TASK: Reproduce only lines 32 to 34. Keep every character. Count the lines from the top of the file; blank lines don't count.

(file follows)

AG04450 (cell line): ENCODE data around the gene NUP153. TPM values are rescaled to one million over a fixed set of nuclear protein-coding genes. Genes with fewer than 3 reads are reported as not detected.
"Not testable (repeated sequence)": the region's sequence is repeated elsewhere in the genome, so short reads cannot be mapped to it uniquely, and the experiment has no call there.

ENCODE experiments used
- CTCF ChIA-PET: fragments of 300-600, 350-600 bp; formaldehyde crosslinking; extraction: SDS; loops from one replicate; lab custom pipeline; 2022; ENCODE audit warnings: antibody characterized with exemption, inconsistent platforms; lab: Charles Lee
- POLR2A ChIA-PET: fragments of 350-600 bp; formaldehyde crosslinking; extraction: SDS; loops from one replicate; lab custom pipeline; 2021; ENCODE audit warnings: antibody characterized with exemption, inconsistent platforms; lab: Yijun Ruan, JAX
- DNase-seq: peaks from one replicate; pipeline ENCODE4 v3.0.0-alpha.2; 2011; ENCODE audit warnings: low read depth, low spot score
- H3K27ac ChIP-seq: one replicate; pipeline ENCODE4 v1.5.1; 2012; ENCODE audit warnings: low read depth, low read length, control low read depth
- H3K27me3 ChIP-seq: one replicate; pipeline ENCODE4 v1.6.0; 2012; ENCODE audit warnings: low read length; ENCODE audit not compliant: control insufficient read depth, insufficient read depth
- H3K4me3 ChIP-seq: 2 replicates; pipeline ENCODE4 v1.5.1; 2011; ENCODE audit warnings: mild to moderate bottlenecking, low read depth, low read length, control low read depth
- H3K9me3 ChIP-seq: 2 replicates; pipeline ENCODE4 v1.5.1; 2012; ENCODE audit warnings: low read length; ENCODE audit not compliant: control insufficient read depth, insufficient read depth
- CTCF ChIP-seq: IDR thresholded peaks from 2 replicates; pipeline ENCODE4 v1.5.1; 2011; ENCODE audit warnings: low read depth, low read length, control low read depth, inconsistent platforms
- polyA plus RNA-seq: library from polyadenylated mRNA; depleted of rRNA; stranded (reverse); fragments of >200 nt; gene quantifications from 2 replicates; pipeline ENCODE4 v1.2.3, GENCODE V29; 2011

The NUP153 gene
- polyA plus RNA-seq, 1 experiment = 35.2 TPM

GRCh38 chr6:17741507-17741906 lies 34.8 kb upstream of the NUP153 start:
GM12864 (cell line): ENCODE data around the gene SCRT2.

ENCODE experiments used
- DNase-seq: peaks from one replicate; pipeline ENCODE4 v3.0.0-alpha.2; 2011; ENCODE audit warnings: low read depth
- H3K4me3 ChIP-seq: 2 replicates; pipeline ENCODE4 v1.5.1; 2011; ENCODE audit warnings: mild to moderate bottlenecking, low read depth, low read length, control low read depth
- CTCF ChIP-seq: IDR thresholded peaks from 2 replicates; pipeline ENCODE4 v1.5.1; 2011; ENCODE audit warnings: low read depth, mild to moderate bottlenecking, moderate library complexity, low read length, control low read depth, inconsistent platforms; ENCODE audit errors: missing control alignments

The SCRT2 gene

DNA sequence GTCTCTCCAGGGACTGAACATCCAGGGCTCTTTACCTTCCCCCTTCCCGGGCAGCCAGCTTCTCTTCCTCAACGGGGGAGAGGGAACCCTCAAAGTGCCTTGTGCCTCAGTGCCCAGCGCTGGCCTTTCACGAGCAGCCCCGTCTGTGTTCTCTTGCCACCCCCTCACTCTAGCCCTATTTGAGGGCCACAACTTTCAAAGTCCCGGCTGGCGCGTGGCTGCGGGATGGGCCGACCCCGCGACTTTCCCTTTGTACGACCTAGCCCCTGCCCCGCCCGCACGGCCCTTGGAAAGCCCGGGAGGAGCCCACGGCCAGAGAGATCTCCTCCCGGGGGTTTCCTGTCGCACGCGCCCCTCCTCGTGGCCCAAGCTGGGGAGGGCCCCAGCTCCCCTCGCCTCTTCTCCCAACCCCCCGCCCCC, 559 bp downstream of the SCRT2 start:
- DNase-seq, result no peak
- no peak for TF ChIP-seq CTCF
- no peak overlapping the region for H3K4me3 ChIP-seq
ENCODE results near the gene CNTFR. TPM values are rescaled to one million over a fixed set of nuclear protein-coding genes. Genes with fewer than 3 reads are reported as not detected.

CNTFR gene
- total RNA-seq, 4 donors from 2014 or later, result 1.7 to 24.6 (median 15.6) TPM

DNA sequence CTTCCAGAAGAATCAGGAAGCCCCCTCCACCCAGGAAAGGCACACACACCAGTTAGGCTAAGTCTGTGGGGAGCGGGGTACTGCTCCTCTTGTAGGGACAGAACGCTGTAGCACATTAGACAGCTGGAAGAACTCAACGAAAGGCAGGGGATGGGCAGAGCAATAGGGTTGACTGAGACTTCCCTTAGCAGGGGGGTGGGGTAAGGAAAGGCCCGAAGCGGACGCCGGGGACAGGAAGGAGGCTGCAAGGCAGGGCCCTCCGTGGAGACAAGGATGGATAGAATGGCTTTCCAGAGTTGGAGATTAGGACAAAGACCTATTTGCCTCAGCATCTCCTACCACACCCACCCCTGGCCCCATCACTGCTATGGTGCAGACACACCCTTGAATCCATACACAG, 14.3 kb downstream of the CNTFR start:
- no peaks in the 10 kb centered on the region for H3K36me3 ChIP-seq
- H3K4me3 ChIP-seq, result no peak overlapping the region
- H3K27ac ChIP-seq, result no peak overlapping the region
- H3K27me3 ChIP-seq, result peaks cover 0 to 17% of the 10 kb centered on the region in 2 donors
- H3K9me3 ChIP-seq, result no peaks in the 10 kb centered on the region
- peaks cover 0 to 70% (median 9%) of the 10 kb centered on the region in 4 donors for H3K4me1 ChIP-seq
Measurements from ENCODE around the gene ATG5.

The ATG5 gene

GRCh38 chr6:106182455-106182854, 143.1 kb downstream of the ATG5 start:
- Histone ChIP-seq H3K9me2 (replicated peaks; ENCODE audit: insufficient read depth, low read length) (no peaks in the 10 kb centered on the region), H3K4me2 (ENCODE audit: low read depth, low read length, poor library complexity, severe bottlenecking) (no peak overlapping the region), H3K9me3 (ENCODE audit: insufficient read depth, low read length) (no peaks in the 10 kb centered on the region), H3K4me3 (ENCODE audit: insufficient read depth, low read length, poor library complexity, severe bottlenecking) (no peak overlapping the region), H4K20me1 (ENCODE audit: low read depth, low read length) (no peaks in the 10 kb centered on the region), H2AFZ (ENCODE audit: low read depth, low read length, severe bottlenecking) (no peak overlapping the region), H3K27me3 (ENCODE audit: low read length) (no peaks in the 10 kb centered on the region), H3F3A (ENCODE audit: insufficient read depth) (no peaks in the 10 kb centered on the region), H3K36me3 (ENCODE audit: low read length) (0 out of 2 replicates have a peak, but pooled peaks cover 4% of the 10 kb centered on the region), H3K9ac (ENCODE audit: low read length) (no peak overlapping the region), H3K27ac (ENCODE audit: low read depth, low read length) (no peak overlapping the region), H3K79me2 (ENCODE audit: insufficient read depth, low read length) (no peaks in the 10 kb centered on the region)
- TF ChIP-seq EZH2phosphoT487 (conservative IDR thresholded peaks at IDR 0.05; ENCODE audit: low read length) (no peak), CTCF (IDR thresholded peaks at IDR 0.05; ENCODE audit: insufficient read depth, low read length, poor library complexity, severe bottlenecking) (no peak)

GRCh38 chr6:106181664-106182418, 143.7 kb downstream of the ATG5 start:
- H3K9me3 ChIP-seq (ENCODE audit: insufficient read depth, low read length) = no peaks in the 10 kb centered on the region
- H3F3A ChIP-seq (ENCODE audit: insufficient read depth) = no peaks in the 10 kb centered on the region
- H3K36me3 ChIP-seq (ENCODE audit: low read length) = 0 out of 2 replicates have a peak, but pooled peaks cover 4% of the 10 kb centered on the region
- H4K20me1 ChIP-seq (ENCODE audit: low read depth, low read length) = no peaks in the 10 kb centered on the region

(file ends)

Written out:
- H3K27ac ChIP-seq, result no peak overlapping the region
- H3K27me3 ChIP-seq, result peaks cover 0 to 17% of the 10 kb centered on the region in 2 donors
- H3K9me3 ChIP-seq, result no peaks in the 10 kb centered on the region